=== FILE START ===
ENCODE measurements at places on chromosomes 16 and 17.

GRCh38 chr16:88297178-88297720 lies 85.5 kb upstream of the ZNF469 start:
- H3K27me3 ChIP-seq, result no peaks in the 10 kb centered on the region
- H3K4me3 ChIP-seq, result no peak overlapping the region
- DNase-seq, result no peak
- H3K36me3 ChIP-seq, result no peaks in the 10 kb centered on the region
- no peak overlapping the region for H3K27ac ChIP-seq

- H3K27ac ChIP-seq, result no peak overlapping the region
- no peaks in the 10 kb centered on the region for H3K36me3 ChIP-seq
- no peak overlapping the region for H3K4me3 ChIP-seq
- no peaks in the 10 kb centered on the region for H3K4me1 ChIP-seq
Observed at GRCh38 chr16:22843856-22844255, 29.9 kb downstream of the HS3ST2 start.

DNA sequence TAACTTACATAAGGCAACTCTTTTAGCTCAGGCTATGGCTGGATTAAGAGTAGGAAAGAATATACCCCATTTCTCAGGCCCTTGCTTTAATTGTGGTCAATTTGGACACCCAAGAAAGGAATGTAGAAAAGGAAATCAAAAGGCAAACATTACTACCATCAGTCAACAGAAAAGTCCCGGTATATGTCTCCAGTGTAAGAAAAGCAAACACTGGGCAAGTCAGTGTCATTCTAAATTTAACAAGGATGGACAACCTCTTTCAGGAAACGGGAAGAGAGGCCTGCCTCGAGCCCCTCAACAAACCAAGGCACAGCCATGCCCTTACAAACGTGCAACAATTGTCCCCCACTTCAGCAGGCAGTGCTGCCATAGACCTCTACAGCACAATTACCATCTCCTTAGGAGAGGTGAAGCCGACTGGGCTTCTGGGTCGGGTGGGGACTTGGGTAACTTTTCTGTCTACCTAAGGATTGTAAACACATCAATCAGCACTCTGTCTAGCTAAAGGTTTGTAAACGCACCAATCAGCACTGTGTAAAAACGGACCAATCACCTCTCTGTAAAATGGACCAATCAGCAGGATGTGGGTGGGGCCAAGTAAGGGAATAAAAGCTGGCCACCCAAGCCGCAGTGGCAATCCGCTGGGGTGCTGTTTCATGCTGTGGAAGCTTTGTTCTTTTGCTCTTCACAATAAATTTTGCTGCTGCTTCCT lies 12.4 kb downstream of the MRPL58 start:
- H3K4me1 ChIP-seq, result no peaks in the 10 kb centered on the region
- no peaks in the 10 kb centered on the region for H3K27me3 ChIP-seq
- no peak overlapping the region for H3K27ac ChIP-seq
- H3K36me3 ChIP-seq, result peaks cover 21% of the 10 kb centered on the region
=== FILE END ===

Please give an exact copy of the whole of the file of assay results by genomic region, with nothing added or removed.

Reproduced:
ENCODE measurements at places on chromosomes 16 and 17.

GRCh38 chr16:88297178-88297720 lies 85.5 kb upstream of the ZNF469 start:
- H3K27me3 ChIP-seq, result no peaks in the 10 kb centered on the region
- H3K4me3 ChIP-seq, result no peak overlapping the region
- DNase-seq, result no peak
- H3K36me3 ChIP-seq, result no peaks in the 10 kb centered on the region
- no peak overlapping the region for H3K27ac ChIP-seq

- H3K27ac ChIP-seq, result no peak overlapping the region
- no peaks in the 10 kb centered on the region for H3K36me3 ChIP-seq
- no peak overlapping the region for H3K4me3 ChIP-seq
- no peaks in the 10 kb centered on the region for H3K4me1 ChIP-seq
Observed at GRCh38 chr16:22843856-22844255, 29.9 kb downstream of the HS3ST2 start.

DNA sequence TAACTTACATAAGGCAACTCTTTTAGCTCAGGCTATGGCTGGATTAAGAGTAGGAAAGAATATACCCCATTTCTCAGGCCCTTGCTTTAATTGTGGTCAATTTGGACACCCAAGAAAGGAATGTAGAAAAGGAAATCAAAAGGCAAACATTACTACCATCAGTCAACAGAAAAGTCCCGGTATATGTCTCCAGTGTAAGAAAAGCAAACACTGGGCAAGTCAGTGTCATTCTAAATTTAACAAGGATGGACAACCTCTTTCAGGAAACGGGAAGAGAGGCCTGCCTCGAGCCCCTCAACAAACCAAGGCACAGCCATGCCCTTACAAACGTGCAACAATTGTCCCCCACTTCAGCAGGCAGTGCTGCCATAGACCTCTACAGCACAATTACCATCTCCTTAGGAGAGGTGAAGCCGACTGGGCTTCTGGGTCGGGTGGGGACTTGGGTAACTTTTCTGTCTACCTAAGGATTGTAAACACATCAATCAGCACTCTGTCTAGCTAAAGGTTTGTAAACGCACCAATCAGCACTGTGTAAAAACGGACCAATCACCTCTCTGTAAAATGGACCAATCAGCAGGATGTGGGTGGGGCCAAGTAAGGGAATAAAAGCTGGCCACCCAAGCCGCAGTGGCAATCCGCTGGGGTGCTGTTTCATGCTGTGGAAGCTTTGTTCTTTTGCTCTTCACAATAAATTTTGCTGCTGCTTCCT lies 12.4 kb downstream of the MRPL58 start:
- H3K4me1 ChIP-seq, result no peaks in the 10 kb centered on the region
- no peaks in the 10 kb centered on the region for H3K27me3 ChIP-seq
- no peak overlapping the region for H3K27ac ChIP-seq
- H3K36me3 ChIP-seq, result peaks cover 21% of the 10 kb centered on the region